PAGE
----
Anthropogenic influence on SOA and the resulting radiative forcing
- 1Department of Geosciences, University of Oslo, Norway
- 2Center for International Climate and Environmental Research, Oslo, Norway
- 3Institute for Atmospheric and Climate Science, ETH Zurich, Zurich, Switzerland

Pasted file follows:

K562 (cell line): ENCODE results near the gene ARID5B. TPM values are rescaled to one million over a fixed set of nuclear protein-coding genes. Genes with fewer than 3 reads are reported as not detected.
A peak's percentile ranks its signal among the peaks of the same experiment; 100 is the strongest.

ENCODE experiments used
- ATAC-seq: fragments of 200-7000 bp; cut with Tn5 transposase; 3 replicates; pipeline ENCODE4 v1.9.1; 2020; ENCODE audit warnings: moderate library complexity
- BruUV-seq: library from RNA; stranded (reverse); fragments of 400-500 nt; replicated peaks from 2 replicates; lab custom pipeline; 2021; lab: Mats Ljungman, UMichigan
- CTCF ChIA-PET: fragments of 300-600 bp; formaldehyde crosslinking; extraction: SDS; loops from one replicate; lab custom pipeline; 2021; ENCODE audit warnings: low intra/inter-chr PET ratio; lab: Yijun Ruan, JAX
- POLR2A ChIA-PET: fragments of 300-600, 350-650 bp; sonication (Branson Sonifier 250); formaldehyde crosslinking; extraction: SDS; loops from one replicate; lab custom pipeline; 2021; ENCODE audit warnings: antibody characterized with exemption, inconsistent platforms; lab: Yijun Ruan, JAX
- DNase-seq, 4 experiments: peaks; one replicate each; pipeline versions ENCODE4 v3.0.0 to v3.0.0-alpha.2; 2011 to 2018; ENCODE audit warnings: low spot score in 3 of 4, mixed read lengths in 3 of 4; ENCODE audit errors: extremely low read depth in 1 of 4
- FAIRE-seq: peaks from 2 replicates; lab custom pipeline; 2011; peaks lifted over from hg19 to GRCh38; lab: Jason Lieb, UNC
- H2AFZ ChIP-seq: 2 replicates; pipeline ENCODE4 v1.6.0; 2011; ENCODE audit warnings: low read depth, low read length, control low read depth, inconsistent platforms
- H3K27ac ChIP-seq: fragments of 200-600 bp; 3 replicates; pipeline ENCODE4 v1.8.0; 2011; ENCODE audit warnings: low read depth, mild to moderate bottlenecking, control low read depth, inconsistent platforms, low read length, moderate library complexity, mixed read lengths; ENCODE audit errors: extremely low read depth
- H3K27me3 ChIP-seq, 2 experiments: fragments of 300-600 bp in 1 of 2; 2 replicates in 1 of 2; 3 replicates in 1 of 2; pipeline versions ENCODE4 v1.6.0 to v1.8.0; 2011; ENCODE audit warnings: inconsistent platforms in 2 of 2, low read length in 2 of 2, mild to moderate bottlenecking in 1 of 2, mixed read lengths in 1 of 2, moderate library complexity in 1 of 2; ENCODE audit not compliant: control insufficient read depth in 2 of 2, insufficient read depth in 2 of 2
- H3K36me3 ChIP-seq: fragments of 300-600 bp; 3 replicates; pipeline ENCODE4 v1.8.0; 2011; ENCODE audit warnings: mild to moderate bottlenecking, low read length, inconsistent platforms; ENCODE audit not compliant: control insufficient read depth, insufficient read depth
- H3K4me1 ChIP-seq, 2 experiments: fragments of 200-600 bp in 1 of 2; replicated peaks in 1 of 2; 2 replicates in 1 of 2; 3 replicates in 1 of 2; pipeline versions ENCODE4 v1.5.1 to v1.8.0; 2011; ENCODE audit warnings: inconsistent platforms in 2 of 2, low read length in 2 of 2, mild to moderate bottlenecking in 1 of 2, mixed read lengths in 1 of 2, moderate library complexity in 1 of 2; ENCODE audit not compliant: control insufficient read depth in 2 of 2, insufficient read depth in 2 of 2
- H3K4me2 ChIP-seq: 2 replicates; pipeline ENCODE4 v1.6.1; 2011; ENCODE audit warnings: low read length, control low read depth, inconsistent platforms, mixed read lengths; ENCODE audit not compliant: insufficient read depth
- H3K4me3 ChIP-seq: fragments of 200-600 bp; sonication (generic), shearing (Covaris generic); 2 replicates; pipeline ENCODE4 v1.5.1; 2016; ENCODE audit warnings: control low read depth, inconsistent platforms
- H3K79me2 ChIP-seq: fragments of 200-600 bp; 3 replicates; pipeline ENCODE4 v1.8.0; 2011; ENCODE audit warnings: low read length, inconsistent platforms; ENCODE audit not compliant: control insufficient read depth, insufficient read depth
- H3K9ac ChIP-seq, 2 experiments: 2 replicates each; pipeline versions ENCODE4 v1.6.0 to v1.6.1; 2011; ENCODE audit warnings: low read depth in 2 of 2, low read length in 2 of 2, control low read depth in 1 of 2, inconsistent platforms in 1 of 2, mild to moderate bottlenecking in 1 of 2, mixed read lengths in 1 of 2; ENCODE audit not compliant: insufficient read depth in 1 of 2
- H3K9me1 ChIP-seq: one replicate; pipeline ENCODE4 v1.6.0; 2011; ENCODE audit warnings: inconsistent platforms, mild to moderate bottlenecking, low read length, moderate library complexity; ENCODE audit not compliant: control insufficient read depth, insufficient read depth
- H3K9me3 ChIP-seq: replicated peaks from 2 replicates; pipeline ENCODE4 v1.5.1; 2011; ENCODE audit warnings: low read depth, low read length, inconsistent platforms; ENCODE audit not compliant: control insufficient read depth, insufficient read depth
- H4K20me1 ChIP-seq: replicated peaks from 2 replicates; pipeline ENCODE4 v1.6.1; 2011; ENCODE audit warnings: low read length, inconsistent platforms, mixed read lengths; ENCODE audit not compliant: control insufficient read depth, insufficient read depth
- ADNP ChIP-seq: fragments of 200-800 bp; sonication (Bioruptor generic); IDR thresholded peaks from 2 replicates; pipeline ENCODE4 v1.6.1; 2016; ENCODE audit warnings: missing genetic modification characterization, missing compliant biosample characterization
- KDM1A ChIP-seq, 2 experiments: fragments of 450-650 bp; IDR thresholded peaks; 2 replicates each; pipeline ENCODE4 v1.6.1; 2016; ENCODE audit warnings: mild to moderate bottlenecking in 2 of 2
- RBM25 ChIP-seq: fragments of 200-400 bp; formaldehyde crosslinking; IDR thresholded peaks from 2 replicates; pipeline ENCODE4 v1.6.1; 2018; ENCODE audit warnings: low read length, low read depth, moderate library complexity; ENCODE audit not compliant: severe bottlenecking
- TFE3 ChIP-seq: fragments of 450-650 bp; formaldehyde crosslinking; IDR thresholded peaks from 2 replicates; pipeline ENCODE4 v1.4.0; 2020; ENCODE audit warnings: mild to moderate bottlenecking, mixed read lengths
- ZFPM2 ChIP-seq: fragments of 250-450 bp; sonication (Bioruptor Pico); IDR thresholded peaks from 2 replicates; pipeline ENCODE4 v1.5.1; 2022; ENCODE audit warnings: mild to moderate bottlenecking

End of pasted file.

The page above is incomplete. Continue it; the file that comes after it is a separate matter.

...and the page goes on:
Abstract. The effect of chemical changes in the atmosphere since the pre-industrial period on the distributions and burdens of Secondary Organic Aerosol (SOA) has been calculated using the off-line aerosol chemistry transport model Oslo CTM2. The production of SOA was found to have increased from about 35 Tg yr−1 to 53 Tg yr−1 since pre-industrial times, leading to an increase in the global annual mean SOA burden from 0.33 Tg to 0.50 Tg, or about 51%. The effect of allowing semi-volatile species to partition to sulphate aerosol was also tested, leading to an increase in SOA production from about 43 Tg yr−1 to 69 Tg yr−1 since pre-industrial times, while the annual mean SOA burden increased from 0.44 Tg to 0.70 Tg, or about 59%. The increases were greatest over industrialised areas, especially when partitioning to sulphate aerosol was allowed, as well as over regions with high biogenic precursor emissions. The contribution of emissions from different sources to the larger SOA burdens has been calculated. The results suggest that the majority of the increase was caused by emissions of primary organic aerosols (POA), from fossil fuel and bio fuel combustion. As yet, very few radiative forcing estimates of SOA exist, and no such estimates were provided in the latest IPCC report. In this study, we found that the change in SOA burden caused a radiative forcing (defined here as the difference between the pre-industrial and the present day run) of −0.09 W m−2, when SOA was allowed to partition to both organic and sulphate aerosols, and −0.06 W m−2 when only partitioning to organic aerosols was assumed. Therefore, the radiative forcing of SOA was found to be stronger than the best estimate for POA in the latest IPCC assessment.